C-PIE II ABSTRACT Multidrug-resistant organisms (MDROs) are increasingly common causes of healthcare-associated infections (HAIs), complicating treatment and leading to increased morbidity, mortality and cost. The Chicago Prevention and Epicenter II (C-PIE II) has developed a portfolio of research projects to study the epidemiology and prevention of key HAI problems, i.e. those caused by MDROs, from the level of individual intensive care units to entire healthcare facilities (long-term acute care hospitals) to the region (Chicago, the third largest city in the nation) and to the state (Illinois, population 13 million). Our proposals range from investigations to improve basic infection control interventions that we have pioneered, such as chlorhexidine gluconate (CHG) bathing, to research that employs the most advanced molecular diagnostic techniques, e.g. bacterial whole genome sequencing and microbiome analysis, and cutting-edge informatics and analytic methods, such as automated alerts and social network analysis. We will conduct our work within a sophisticated existing infrastructure of strong collaborative public health and academic partnerships. These proposed activities comprise our Core Project and Multicenter Collaborative Project proposals. Core Project: We will continue to evaluate novel methods to study the epidemiology and control of carbapenem-resistant Enterobacteriaceae, to optimize antimicrobial stewardship interventions through ethnographic evaluation, and to assess the effect of alternative nasal decolonization strategies on the susceptibility of methicillin-resistant Staphylococcus aureus to antibiotics and antiseptics. The likelihood of success of our investigations is increased by our plan to use a coordinated, collaborative approach across many healthcare facility types, public health agencies, and academic institutions. Multicenter Projects: We propose a Large-sized Collaborative Project (MAriMbA) that will test the hypothesis that specific host factors, clinical care exposures, and gut microbiota alterations are associated with an increased risk of colonization by enteric MDROs. We propose a Medium-sized Collaborative Project (DataMAP-AU) to promote an infrastructure that can be expanded nationally to facilitate and standardize antimicrobial use metrics that are most informative for antimicrobial stewardship interventions. We propose a Small Collaborative Project (CHECkuP) to better understand the optimal use of CHG skin antisepsis to reduce patient colonization by MDROs. In total, we expect our work to fill critical gaps in knowledge related to the epidemiology and prevention of HAIs caused by MDROs, and to advance the science of infection prevention.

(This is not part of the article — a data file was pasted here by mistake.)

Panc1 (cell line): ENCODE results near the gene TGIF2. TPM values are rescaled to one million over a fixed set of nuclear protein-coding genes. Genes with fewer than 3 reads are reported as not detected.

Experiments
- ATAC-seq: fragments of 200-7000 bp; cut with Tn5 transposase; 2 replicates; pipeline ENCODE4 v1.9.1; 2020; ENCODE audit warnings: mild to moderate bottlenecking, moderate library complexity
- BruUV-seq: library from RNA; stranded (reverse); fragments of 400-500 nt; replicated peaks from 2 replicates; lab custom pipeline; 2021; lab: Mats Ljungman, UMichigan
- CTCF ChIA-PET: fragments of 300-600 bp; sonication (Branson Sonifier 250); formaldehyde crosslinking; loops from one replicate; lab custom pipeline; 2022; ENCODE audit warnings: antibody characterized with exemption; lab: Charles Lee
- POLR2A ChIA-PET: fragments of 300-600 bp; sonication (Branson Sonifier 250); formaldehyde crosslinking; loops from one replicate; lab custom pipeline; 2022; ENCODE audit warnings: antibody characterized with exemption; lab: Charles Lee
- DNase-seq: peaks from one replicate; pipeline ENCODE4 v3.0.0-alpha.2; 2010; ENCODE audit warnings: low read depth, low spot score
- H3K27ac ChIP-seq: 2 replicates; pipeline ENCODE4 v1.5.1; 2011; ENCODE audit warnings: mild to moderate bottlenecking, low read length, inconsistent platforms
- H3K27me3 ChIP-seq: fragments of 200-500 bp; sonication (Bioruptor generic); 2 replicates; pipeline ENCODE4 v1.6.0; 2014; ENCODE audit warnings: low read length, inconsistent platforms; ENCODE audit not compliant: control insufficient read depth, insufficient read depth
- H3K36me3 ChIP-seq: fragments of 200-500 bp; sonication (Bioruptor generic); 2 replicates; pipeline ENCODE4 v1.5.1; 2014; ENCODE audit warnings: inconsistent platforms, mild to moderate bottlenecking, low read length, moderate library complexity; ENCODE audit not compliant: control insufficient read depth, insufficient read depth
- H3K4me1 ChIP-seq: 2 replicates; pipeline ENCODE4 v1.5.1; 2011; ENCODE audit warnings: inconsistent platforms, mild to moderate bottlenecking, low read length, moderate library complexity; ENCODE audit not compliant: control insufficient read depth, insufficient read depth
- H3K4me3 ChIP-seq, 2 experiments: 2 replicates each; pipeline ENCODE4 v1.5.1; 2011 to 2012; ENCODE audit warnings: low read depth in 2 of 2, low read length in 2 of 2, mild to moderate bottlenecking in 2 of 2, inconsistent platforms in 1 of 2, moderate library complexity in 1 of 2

Public Health Relevance

Healthcare-associated infections (HAIs) caused by antibiotic-resistant organisms are a major source of patient suffering and societal cost. Contributors to the spread of antibiotic resistant organisms include suboptimal infection control practices and antibiotic overuse. We propose to better define the epidemiology, evaluate interventions, and strengthen the infrastructure for public health action to combat antibiotic- resistance and HAIs.

National Institute of Health (NIH)
Centers for Disease Control and Prevention (CDC)
Specialized Center--Cooperative Agreements (U54)
Project #
Application #
Study Section
Special Emphasis Panel (ZCK1-GCA (35))
Project Start
Project End
Budget Start
Budget End
Support Year
Fiscal Year
Total Cost
Indirect Cost
Rush University Medical Center
United States
Zip Code